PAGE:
Idaho’s Education Superintendent Tom Luna has spent the past two weeks visiting schools across the state to hand out grant money from the J.A. and Kathryn Albertson Foundation. Luna has given out about two million dollars to help 15 districts and charter schools learn to use a new state program called Schoolnet. The online system allows teachers to share lesson plans and conduct student assessments.It’s already available to all Idaho teachers. The largest grant went to the state’s largest district. Meridian got 250 thousand dollars. Kuna, Melba, and New Plymouth also received grants.

Study Questions Constitutionality Of Idaho's Education Funding Plan

Apr 13, 2012
Stack of Books
Albertogp123 / Flickr

A report released today by the Idaho Center for Fiscal Policy questions whether the state is meeting its constitutional duty to "maintain a general, uniform and thorough system of public, free common schools."

The report is authored by the center's director Mike Ferguson, who was also Idaho's chief economist for 25 years.

An Oregon School District is digging in its heels against a proposed state ban on Native American mascots. The School Board in the Willamette Valley farm town of Lebanon will consider a resolution Thursday to reject the ban.

The Oregon Board of Education could vote as soon as next month to phase out Native American-themed school mascots over the next five years. But the prospect isn't going over well in the Lebanon School District. The high school's athletes are called the Warriors and the logo includes an image of a Native American on a horse.

Ysabel Bilbao / University of Idaho

More than 500 students from Idaho have become doctors through a special medical exchange program known as WWAMI. It’s named for the five states that are part of it Washington, Wyoming,  Alaska, Montana, and Idaho. This year WWAMI celebrates its 40th birthday.  Patrice Burgess graduated from that program in 1990. Now she’s a family physician in Boise.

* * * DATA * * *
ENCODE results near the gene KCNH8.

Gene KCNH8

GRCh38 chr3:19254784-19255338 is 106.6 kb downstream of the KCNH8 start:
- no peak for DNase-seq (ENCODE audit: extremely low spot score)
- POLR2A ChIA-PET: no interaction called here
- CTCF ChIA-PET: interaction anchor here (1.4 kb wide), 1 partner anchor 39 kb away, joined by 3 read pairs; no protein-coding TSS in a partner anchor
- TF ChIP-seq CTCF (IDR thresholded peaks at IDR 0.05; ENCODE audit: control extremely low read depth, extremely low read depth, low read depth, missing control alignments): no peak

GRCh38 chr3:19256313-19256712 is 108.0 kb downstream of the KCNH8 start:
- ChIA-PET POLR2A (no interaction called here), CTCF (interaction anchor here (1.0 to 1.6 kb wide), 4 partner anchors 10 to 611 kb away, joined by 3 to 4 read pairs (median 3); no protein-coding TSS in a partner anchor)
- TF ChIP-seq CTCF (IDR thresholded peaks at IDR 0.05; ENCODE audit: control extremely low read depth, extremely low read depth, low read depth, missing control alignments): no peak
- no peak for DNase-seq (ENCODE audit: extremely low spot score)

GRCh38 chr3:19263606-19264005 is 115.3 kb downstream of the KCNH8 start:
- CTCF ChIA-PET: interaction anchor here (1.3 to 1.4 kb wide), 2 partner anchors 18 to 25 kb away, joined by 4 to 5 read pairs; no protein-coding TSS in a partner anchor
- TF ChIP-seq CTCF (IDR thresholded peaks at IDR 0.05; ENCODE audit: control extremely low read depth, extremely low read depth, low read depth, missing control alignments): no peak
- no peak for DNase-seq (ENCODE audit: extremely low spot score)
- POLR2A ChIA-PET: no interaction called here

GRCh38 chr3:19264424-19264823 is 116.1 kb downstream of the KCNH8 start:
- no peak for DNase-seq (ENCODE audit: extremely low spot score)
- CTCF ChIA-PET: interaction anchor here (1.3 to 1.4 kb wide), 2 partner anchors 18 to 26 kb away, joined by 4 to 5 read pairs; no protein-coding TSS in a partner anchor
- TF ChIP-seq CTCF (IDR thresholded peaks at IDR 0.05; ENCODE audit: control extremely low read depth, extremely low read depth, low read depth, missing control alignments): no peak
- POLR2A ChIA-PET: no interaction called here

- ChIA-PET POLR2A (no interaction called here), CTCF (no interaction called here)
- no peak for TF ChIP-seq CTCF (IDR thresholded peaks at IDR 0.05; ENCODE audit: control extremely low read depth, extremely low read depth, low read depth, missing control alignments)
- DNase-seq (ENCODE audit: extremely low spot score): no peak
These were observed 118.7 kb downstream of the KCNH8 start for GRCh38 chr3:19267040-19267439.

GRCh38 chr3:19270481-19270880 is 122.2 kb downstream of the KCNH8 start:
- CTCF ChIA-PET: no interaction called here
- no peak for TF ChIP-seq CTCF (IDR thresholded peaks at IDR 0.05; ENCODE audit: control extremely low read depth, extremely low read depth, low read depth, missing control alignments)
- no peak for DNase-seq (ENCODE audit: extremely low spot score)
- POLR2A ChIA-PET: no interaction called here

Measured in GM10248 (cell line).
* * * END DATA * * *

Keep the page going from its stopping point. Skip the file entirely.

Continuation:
Samantha Wright / Boise State Public Radio

Idaho’s public schools may have to do more when it comes to stopping bullying. The state Senate okayed legislation Thursday that would require schools to give tools to teachers on how to spot and stop bullying.  It also says school employees must intervene if bullying happens.   Sen. Nicole LeFavour (D-Boise) told her colleagues there was a real need for this bill. 


Idaho’s public schools may have to do more when it comes to stopping bullying. The state Senate okayed legislation today that would require schools to give tools to teachers on how to spot and stop bullying.  It also says school employees must intervene if bullying happens.   Democratic Senator Nicole LeFavour told her colleagues there was a real need for this bill.


Voters approved the Boise School District’s $70 million supplemental levy Tuesday by a wide margin. Almost 29,000 people cast votes, which is about 29% turnout. Of those Boise voters more than 71% said yes to the levy. It will cost homeowners about $100 a year for every $100,000 of taxable value.  The tax will be spread out over five years beginning fall 2012.  Volunteers campaigned heavily both for and against the levy.


More than half a dozen schools districts throughout the Treasure Valley will ask voters to decide if they’re willing to pay higher taxes to support local education. One of the largest levies is for Boise’s School District. It’s a 70 million dollar levy over five years. That dollar amount has brought volunteers on both sides out to canvas neighborhoods to get your vote…